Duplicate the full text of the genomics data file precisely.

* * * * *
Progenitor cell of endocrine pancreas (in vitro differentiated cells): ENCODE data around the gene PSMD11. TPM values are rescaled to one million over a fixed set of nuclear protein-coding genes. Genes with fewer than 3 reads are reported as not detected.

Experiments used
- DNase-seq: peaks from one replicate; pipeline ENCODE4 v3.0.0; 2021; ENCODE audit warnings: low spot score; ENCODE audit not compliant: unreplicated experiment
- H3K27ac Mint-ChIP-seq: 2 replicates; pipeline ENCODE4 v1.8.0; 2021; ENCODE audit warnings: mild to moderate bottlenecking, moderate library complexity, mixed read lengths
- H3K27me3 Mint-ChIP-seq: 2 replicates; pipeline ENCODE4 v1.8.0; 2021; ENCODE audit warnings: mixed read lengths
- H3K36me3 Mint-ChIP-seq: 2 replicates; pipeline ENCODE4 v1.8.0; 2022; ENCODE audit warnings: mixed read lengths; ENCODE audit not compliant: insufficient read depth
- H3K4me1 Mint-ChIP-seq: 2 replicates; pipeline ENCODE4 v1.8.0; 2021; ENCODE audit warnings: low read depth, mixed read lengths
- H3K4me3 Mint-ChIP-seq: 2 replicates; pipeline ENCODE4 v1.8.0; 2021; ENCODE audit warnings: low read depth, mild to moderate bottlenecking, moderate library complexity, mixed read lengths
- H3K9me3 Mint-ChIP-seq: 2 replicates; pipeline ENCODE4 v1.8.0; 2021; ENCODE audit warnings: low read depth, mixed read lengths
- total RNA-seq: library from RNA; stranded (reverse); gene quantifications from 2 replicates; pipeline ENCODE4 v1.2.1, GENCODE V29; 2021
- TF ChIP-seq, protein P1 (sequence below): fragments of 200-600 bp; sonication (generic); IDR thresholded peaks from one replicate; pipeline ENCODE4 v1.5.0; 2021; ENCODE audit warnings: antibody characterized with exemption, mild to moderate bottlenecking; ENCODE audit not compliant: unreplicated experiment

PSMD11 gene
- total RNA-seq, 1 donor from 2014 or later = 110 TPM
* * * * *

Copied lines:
Progenitor cell of endocrine pancreas (in vitro differentiated cells): ENCODE data around the gene PSMD11. TPM values are rescaled to one million over a fixed set of nuclear protein-coding genes. Genes with fewer than 3 reads are reported as not detected.

Experiments used
- DNase-seq: peaks from one replicate; pipeline ENCODE4 v3.0.0; 2021; ENCODE audit warnings: low spot score; ENCODE audit not compliant: unreplicated experiment
- H3K27ac Mint-ChIP-seq: 2 replicates; pipeline ENCODE4 v1.8.0; 2021; ENCODE audit warnings: mild to moderate bottlenecking, moderate library complexity, mixed read lengths
- H3K27me3 Mint-ChIP-seq: 2 replicates; pipeline ENCODE4 v1.8.0; 2021; ENCODE audit warnings: mixed read lengths
- H3K36me3 Mint-ChIP-seq: 2 replicates; pipeline ENCODE4 v1.8.0; 2022; ENCODE audit warnings: mixed read lengths; ENCODE audit not compliant: insufficient read depth
- H3K4me1 Mint-ChIP-seq: 2 replicates; pipeline ENCODE4 v1.8.0; 2021; ENCODE audit warnings: low read depth, mixed read lengths
- H3K4me3 Mint-ChIP-seq: 2 replicates; pipeline ENCODE4 v1.8.0; 2021; ENCODE audit warnings: low read depth, mild to moderate bottlenecking, moderate library complexity, mixed read lengths
- H3K9me3 Mint-ChIP-seq: 2 replicates; pipeline ENCODE4 v1.8.0; 2021; ENCODE audit warnings: low read depth, mixed read lengths
- total RNA-seq: library from RNA; stranded (reverse); gene quantifications from 2 replicates; pipeline ENCODE4 v1.2.1, GENCODE V29; 2021
- TF ChIP-seq, protein P1 (sequence below): fragments of 200-600 bp; sonication (generic); IDR thresholded peaks from one replicate; pipeline ENCODE4 v1.5.0; 2021; ENCODE audit warnings: antibody characterized with exemption, mild to moderate bottlenecking; ENCODE audit not compliant: unreplicated experiment

PSMD11 gene
- total RNA-seq, 1 donor from 2014 or later = 110 TPM